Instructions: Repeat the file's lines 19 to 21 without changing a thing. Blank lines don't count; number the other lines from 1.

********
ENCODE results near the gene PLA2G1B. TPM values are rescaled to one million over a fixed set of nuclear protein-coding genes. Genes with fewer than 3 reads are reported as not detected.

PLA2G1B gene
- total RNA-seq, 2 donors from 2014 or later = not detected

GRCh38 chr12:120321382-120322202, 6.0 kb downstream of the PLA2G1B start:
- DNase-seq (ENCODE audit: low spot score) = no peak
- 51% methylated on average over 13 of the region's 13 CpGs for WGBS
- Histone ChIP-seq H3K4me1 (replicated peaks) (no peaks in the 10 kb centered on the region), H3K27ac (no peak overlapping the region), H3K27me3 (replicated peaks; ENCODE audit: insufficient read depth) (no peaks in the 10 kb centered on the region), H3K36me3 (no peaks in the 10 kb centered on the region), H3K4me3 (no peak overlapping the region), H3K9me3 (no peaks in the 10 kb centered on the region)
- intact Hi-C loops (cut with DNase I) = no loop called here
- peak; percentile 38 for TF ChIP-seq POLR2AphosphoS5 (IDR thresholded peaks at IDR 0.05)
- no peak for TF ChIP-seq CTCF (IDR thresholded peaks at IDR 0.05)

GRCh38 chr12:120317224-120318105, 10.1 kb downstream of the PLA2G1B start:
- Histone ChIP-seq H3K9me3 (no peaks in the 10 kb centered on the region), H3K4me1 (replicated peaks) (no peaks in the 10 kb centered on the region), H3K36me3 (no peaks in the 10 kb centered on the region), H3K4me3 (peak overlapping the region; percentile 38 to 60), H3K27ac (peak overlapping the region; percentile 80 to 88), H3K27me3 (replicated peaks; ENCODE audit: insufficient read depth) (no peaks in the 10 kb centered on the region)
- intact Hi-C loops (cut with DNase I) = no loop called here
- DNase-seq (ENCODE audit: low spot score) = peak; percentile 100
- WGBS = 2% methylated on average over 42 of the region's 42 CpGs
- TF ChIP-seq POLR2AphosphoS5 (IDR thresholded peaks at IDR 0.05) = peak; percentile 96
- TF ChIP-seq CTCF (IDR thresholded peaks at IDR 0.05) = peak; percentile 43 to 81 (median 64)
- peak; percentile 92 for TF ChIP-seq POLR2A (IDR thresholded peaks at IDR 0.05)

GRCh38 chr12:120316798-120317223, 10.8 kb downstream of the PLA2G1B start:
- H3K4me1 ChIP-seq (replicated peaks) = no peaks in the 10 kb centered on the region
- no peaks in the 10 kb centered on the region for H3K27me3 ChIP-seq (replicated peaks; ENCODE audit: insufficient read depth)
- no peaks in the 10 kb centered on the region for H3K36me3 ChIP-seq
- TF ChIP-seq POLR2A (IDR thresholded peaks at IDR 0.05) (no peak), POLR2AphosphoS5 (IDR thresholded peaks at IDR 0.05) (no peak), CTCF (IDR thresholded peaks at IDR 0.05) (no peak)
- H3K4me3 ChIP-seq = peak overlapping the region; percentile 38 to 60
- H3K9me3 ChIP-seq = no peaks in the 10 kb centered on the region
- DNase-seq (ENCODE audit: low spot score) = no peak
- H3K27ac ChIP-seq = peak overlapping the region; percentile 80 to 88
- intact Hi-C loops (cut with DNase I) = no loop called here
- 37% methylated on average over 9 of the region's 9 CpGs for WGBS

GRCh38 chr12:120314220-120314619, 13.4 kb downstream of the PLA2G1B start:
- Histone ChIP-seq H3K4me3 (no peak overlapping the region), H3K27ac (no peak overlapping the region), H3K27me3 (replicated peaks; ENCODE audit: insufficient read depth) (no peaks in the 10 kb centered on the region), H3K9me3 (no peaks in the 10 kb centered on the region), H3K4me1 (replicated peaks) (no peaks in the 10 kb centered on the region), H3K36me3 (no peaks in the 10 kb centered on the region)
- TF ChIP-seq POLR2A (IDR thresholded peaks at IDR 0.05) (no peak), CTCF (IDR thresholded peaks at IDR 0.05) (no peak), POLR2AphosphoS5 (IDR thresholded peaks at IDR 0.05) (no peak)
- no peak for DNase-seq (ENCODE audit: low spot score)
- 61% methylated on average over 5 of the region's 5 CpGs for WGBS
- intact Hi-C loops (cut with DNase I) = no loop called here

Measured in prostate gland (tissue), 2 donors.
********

GRCh38 chr12:120316798-120317223, 10.8 kb downstream of the PLA2G1B start:
- H3K4me1 ChIP-seq (replicated peaks) = no peaks in the 10 kb centered on the region
- no peaks in the 10 kb centered on the region for H3K27me3 ChIP-seq (replicated peaks; ENCODE audit: insufficient read depth)